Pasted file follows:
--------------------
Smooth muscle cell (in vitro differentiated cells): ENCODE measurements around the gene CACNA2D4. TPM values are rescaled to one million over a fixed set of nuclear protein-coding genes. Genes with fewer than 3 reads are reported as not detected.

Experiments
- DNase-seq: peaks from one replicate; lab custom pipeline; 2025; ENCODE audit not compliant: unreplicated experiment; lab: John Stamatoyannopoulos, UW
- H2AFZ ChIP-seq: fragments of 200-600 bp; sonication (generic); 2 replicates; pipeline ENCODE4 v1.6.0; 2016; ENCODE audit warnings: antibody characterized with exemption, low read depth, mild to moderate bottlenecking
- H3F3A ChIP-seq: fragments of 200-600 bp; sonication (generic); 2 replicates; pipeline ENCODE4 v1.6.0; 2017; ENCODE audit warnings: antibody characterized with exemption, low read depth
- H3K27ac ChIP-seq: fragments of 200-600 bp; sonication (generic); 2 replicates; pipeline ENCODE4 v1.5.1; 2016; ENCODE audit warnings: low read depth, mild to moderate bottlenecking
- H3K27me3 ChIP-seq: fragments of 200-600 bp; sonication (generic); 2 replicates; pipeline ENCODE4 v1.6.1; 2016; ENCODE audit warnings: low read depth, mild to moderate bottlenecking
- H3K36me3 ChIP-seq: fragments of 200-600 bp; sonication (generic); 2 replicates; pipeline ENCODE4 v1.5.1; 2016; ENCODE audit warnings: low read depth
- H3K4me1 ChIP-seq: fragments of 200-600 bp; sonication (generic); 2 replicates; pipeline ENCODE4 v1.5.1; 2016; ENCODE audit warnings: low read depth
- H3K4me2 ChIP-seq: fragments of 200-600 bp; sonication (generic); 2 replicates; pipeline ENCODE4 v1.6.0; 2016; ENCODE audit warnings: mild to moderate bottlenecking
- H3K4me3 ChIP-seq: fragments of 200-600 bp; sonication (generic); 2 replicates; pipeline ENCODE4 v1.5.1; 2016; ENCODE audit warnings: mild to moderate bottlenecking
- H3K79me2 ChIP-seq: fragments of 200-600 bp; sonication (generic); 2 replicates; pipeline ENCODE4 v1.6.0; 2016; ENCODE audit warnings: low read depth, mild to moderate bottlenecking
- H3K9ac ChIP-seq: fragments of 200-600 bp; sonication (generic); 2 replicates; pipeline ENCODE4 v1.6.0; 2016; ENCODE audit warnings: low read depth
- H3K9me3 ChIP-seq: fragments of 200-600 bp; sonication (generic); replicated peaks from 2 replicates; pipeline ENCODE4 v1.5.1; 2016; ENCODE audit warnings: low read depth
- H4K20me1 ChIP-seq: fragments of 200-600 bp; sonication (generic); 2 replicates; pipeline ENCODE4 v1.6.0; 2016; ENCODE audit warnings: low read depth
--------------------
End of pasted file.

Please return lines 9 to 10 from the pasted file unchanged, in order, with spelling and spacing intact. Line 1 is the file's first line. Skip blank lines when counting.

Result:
- H3K4me1 ChIP-seq: fragments of 200-600 bp; sonication (generic); 2 replicates; pipeline ENCODE4 v1.5.1; 2016; ENCODE audit warnings: low read depth
- H3K4me2 ChIP-seq: fragments of 200-600 bp; sonication (generic); 2 replicates; pipeline ENCODE4 v1.6.0; 2016; ENCODE audit warnings: mild to moderate bottlenecking